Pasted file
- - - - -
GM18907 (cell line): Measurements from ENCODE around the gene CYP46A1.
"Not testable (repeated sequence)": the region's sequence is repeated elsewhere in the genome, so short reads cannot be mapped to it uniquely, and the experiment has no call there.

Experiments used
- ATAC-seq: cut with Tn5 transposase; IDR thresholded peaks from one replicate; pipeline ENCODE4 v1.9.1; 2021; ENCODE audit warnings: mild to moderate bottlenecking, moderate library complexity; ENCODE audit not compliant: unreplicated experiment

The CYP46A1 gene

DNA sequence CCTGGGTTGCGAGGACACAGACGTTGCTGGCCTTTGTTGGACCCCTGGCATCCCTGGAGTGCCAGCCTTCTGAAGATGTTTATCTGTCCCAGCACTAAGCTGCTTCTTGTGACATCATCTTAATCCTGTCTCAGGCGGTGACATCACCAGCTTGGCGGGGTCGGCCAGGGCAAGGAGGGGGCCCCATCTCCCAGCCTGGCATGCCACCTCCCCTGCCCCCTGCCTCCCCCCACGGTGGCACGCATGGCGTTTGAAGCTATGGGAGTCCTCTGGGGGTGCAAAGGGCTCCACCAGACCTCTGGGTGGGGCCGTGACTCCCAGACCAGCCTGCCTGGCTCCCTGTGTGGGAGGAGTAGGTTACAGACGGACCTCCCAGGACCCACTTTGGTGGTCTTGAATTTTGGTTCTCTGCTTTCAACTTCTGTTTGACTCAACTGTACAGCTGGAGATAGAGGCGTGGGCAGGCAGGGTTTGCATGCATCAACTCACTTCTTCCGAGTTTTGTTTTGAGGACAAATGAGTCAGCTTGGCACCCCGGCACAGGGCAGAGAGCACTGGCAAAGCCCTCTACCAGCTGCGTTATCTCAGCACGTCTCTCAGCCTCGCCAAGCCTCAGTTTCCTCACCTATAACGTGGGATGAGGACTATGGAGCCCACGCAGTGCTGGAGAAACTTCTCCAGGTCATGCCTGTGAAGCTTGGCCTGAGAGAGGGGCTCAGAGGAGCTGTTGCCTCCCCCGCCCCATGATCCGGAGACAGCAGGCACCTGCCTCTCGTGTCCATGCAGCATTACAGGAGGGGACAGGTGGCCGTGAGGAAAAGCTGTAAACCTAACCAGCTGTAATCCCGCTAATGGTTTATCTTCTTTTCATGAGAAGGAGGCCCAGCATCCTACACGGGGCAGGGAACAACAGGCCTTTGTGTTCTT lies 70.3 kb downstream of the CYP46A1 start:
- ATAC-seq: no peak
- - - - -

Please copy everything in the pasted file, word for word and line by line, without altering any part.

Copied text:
GM18907 (cell line): Measurements from ENCODE around the gene CYP46A1.
"Not testable (repeated sequence)": the region's sequence is repeated elsewhere in the genome, so short reads cannot be mapped to it uniquely, and the experiment has no call there.

Experiments used
- ATAC-seq: cut with Tn5 transposase; IDR thresholded peaks from one replicate; pipeline ENCODE4 v1.9.1; 2021; ENCODE audit warnings: mild to moderate bottlenecking, moderate library complexity; ENCODE audit not compliant: unreplicated experiment

The CYP46A1 gene

DNA sequence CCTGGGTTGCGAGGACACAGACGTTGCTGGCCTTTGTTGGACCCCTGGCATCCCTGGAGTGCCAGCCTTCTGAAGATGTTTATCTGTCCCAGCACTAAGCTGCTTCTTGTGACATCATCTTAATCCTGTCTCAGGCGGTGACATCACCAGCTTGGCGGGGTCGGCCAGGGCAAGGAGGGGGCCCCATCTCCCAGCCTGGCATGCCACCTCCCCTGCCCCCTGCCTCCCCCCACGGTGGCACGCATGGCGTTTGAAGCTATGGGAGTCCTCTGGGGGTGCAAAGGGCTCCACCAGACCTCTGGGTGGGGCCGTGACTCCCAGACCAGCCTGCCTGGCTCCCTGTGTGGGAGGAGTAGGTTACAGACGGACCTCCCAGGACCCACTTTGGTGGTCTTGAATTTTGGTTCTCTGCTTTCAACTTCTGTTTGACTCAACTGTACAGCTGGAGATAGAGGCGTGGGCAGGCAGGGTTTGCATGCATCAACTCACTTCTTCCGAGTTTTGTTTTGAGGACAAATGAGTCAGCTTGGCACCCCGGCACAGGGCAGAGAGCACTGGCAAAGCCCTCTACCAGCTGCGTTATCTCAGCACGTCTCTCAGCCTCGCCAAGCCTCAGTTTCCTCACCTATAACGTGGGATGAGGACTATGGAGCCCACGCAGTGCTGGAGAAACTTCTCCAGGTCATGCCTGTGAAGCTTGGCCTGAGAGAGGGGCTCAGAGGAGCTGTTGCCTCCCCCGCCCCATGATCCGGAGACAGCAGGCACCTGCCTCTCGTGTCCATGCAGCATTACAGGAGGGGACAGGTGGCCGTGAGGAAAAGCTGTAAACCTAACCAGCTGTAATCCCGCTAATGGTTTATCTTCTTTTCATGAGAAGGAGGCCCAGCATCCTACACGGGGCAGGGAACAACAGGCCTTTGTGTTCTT lies 70.3 kb downstream of the CYP46A1 start:
- ATAC-seq: no peak